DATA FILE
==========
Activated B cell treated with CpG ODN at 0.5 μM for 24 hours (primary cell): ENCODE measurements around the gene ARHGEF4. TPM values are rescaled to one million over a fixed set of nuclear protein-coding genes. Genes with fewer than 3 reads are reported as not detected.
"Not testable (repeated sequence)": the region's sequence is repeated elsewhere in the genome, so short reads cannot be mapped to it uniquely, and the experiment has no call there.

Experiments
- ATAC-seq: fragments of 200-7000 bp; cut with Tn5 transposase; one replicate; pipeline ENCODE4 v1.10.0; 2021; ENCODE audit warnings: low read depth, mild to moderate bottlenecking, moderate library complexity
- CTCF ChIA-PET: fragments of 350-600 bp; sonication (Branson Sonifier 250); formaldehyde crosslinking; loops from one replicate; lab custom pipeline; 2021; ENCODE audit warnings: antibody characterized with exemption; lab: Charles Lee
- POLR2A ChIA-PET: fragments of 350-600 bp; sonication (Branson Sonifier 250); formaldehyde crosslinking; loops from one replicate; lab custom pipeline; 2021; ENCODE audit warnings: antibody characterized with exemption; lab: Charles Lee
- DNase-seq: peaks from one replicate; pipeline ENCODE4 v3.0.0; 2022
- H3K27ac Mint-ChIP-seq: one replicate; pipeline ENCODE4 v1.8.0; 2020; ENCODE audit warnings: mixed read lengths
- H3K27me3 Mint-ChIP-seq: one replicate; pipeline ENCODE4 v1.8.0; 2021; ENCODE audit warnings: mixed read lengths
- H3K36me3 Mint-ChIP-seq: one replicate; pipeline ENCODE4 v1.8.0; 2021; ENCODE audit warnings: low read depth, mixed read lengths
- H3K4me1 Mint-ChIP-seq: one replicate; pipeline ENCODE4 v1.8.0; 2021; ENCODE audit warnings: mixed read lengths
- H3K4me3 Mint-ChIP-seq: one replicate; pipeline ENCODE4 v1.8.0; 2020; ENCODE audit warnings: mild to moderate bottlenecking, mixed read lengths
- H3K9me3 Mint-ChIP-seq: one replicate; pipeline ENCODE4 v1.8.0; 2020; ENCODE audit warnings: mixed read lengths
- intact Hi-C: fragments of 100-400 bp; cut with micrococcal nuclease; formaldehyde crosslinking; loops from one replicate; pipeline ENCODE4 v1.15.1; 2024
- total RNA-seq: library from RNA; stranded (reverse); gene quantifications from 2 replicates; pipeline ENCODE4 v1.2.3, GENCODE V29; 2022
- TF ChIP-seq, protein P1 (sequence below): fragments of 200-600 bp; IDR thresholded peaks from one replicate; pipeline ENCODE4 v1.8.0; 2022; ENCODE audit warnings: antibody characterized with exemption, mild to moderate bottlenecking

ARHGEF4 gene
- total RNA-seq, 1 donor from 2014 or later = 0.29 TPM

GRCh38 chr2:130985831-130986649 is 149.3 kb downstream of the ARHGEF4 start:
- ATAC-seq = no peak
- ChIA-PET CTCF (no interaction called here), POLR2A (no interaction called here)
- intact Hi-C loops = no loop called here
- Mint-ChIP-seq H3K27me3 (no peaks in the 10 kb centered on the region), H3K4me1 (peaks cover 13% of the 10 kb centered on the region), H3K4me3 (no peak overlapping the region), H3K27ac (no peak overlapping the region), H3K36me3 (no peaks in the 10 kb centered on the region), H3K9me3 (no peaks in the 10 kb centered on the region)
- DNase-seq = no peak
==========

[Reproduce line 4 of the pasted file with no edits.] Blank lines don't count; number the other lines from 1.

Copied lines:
- ATAC-seq: fragments of 200-7000 bp; cut with Tn5 transposase; one replicate; pipeline ENCODE4 v1.10.0; 2021; ENCODE audit warnings: low read depth, mild to moderate bottlenecking, moderate library complexity